The core purpose of UDS has always been to help Ubuntu developers to explore, refine and share their plans for the subsequent release. It has expanded over the years to include all kinds of contributors, not only developers, but the principle remains the same.
We arrive at UDS with goals, desires and ideas, and leave with a plan of action which guides our work for the rest of the cycle.
The status quo
UDS looks like this:
This screenshot is only 1600×1200, so there are another 5 columns off the right edge of the screen for a total of 18 rooms. With 7 time slots per day over 5 days, there are over 500 blocks in the schedule grid. 9 tracks are scattered over the grid. We produce hundreds of blueprints representing projects we would like to work on.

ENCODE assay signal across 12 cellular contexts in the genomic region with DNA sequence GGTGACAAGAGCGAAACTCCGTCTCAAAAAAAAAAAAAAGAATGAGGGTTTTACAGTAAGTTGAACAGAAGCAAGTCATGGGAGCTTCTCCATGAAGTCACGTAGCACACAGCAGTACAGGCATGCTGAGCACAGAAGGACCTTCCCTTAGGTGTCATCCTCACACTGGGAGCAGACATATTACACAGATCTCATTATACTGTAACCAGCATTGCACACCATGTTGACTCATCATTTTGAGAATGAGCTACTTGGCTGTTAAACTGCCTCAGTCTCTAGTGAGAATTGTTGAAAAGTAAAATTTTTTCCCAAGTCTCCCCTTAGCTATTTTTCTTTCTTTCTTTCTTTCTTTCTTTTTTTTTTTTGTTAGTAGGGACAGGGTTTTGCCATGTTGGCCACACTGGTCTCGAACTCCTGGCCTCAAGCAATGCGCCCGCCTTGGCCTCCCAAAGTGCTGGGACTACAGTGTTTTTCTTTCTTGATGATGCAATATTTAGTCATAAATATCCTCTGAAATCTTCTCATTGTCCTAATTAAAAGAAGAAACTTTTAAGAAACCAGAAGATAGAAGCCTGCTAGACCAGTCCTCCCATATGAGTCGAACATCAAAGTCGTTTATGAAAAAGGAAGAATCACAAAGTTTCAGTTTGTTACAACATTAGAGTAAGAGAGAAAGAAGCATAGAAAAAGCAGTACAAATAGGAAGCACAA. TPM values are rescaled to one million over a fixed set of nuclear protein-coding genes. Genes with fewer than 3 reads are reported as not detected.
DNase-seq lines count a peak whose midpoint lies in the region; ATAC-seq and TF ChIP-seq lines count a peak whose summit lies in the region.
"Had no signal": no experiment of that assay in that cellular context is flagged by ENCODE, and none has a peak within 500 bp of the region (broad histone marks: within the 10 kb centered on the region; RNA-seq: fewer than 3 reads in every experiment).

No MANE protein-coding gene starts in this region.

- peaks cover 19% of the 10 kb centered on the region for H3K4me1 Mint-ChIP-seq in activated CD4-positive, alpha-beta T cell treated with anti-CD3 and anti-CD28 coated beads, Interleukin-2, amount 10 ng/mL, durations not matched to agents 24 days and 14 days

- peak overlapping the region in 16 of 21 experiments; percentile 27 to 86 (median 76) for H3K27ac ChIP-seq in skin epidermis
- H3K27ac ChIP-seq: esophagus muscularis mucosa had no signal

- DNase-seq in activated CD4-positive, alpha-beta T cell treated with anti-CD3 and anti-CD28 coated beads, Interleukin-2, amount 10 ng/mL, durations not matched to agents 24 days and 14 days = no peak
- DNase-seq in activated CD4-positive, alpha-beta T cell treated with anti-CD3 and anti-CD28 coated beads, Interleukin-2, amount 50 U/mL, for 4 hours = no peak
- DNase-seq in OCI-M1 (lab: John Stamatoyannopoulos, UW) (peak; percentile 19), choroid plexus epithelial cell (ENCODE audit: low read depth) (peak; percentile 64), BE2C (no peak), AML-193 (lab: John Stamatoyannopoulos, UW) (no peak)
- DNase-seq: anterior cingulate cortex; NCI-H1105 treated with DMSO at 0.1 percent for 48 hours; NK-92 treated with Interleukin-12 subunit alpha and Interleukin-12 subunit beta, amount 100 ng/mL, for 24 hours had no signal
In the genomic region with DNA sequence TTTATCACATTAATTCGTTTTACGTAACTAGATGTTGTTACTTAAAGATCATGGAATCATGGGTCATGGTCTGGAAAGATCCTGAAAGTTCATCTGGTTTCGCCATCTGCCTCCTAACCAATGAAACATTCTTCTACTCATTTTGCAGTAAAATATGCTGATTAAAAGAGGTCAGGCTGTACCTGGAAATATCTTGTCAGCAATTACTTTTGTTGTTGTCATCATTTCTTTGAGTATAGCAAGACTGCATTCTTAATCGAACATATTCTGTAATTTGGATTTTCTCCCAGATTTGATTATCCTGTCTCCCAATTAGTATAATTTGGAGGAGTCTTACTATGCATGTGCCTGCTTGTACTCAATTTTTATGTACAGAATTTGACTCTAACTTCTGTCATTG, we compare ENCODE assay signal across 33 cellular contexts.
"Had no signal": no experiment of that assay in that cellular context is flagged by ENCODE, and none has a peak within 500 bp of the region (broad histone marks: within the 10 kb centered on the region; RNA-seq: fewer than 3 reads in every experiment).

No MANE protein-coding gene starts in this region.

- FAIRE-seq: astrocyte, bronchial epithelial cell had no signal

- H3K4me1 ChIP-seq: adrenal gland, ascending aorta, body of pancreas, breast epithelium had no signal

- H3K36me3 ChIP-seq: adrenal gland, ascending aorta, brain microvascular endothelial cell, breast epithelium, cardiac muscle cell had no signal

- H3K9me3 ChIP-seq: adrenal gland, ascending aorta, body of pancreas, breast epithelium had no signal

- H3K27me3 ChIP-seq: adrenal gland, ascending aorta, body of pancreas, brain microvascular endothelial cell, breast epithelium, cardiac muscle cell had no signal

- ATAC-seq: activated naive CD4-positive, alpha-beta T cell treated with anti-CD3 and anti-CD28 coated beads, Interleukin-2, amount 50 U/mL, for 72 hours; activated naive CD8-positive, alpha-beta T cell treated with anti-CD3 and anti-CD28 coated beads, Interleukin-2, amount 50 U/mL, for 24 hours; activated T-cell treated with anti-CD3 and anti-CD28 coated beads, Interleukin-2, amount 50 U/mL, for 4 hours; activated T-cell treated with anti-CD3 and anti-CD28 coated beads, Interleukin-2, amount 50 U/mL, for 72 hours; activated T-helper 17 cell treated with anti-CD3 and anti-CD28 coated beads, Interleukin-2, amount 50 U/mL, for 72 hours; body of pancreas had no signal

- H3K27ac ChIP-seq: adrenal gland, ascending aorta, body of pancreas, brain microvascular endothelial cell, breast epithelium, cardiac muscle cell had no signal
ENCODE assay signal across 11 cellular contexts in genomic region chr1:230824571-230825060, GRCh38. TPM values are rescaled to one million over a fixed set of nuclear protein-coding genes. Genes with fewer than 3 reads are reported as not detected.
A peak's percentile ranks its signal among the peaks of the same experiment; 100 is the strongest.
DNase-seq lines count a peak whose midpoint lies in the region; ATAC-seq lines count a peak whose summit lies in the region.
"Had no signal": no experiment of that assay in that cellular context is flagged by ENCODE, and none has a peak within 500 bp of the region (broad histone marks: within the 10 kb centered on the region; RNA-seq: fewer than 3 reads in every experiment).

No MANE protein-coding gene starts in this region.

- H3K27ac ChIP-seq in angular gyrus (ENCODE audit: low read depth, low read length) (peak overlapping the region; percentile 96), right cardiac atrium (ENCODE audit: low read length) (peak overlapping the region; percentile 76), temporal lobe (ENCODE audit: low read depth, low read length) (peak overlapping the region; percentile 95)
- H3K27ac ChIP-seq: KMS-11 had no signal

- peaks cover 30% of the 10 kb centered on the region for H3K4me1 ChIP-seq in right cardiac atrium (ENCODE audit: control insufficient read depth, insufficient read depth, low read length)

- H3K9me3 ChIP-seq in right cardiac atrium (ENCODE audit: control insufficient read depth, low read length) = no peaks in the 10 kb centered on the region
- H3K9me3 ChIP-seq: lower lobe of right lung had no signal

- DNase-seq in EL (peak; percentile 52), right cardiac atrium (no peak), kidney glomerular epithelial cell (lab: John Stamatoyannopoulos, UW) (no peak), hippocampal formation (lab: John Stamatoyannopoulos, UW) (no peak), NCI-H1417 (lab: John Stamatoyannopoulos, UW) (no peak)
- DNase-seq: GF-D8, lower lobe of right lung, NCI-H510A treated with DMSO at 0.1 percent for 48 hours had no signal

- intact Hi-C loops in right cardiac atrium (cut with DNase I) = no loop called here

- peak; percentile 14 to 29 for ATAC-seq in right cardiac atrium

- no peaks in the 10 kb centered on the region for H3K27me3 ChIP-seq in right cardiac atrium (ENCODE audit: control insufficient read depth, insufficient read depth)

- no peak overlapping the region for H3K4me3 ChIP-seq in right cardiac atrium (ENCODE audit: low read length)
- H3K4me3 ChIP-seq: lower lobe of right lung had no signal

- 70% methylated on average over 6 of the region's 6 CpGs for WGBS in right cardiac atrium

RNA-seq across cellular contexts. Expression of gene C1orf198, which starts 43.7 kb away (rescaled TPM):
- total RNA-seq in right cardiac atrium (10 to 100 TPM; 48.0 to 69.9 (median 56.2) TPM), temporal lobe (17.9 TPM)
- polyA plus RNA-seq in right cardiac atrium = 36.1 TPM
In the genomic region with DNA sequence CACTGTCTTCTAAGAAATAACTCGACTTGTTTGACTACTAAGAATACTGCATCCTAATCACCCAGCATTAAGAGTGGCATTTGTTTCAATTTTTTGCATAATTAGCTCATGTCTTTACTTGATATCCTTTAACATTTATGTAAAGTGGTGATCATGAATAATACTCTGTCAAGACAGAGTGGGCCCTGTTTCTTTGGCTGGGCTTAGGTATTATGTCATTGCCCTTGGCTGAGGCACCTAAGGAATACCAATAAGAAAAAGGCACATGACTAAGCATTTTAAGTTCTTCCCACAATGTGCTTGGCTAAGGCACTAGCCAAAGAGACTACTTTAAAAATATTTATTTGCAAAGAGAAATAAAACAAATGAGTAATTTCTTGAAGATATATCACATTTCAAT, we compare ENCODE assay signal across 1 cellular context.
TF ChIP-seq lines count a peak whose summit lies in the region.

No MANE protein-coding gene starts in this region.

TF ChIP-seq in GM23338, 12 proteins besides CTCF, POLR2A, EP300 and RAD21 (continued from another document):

It is an impressive achievement to pull this event together every six months, and the organizers work very hard at it. We accomplish a great deal at every UDS, and should feel good about that. We must also constantly evaluate how well it is working, and make adjustments to accommodate growth and change in the project.
How did we get here?
(this is all from memory, but it should be sufficiently accurate to have this discussion)
In the beginning, before it was even called UDS, we worked from a rough agenda, adding items as they came up, and ticking them off as we finished talking about them. Ad hoc methods worked pretty well at this scale.